Roger Ver, known As “Bitcoin Jesus,” arrested and charged with tax fraud


An indictment naming Roger Ver—known as “Bitcoin Jesus” for his early adoption of bitcoin—has been unsealed in federal court, according to the Department of Justice. The indictment was initially filed on February 15, 2024.
Roger Ver, a bitcoin millionaire and evangelist, is one of the first early adopters of the so-called crypto-currency.

Roger Ver, a bitcoin millionaire and evangelist, is one of the first early adopters of the so-called crypto-currency. (Photo by Danny Lee/South China Morning Post via Getty Images)

South China Morning Post via Getty Images

According to the indictment, Ver, an early investor in bitcoin, has been charged with mail fraud, tax evasion, and filing false tax returns.

An indictment is merely an allegation. All defendants are presumed innocent until proven guilty beyond a reasonable doubt in a court of law.


According to court records, Ver was born in Santa Clara, California, in 1979. On February 4, 2014, Ver allegedly obtained citizenship in St. Kitts and Nevis (a two-island country in the eastern Caribbean Sea, generally regarded as tax-favored) and subsequently renounced his U.S. citizenship. When formally giving up citizenship, known as expatriating, Ver was required under U.S. law to file tax returns that reported capital gains from the constructive sale of his worldwide assets (including bitcoin) and to report the fair market value of his assets. Expatriation also requires taxpayers to pay a tax—referred to as an “exit tax”—on those capital gains.

Prosecutors allege that, by February 4, 2014, Ver and his companies (, Inc., and, Inc., two businesses that were based in Santa Clara, California, and sold computer and networking equipment) owned approximately 131,000 bitcoins that traded on several large exchanges for around $871 each. MemoryDealers and Agilestar were said to hold approximately 73,000 of those bitcoins. The charging documents allege Ver began acquiring bitcoins no later than April 2011.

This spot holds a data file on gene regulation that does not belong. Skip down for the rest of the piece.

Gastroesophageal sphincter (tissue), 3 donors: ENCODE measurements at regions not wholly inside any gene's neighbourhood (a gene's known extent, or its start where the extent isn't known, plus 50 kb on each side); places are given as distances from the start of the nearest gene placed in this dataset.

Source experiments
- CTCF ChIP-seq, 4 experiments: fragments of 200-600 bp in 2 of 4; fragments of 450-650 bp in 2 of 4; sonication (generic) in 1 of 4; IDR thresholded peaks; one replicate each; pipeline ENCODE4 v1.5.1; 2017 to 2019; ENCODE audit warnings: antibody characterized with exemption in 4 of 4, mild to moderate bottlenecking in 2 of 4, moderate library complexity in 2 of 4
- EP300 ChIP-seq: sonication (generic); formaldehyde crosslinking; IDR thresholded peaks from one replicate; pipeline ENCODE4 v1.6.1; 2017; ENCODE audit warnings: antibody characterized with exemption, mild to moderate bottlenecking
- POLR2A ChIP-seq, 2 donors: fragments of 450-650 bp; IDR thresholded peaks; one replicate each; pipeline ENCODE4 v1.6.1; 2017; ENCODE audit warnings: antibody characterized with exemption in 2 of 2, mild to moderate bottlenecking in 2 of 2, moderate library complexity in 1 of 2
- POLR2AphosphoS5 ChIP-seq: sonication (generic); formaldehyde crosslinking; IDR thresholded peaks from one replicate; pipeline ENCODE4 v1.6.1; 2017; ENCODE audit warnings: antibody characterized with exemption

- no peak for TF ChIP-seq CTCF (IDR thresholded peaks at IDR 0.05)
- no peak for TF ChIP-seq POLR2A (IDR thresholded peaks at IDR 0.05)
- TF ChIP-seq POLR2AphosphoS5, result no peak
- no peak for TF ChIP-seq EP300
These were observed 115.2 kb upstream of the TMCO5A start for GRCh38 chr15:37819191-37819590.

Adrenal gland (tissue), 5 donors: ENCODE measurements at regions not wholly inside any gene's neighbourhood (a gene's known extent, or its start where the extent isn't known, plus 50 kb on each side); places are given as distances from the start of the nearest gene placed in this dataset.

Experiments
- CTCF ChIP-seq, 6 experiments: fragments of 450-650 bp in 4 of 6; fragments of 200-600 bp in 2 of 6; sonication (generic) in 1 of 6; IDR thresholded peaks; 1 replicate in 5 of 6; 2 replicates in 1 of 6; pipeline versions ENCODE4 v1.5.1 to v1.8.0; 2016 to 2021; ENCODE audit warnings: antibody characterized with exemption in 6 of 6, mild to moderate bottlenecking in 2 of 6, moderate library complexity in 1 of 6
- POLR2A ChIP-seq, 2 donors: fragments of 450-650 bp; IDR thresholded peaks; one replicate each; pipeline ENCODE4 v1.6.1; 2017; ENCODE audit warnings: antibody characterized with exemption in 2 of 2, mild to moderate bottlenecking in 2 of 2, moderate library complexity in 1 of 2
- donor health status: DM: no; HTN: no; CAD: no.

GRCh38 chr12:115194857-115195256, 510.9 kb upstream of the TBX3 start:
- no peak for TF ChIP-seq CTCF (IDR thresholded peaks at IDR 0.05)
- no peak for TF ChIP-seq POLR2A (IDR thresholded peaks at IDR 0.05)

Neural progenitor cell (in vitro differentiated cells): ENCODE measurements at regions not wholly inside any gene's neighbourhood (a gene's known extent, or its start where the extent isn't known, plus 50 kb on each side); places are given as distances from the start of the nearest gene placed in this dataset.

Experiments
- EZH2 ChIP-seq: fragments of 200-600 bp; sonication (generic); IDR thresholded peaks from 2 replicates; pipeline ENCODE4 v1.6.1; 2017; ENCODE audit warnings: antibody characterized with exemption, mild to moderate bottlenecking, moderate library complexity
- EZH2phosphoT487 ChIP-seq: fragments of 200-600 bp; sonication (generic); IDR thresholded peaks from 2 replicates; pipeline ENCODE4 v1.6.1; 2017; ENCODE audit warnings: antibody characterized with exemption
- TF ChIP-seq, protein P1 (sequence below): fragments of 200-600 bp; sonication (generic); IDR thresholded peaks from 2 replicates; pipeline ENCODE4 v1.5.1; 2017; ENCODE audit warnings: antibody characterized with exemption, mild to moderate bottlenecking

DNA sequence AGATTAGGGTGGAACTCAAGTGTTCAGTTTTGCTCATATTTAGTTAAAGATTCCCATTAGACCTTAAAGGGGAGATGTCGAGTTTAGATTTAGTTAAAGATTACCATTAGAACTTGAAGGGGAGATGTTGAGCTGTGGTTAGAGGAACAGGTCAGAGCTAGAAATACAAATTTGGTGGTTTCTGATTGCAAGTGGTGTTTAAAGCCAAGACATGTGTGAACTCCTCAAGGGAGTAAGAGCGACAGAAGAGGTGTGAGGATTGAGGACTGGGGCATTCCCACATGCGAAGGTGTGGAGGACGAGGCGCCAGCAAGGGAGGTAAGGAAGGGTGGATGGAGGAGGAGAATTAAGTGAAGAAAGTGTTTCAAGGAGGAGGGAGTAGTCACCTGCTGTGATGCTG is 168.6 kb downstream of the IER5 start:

Court documents also allege that Ver hired a law firm to assist him with his expatriation and to prepare his expatriation-related tax returns.

Under the tax code, when you expatriate from the U.S., if you are a “covered expatriate,” all of your property is treated as if you sold it on the day before the expatriation date for its fair market value—that’s sometimes referred to as a “constructive sale.” Any gain arising from that constructive sale must be taken into account for that taxable year and is subject to tax, sometimes referred to as an “exit tax.” Covered expatriates are also required to certify that they have complied with their tax obligations in the five years before expatriation and, among other things, provide information about their net worth, income, assets, and liabilities as of their expatriation date.

Prosecutors charge that Ver provided or caused to be provided false or misleading information to the law firm and appraiser that concealed the true number of bitcoins he and his companies owned. As a result, the law firm allegedly prepared and filed false tax returns that substantially undervalued the two companies and their 73,000 bitcoins and did not report that Ver personally owned any bitcoins.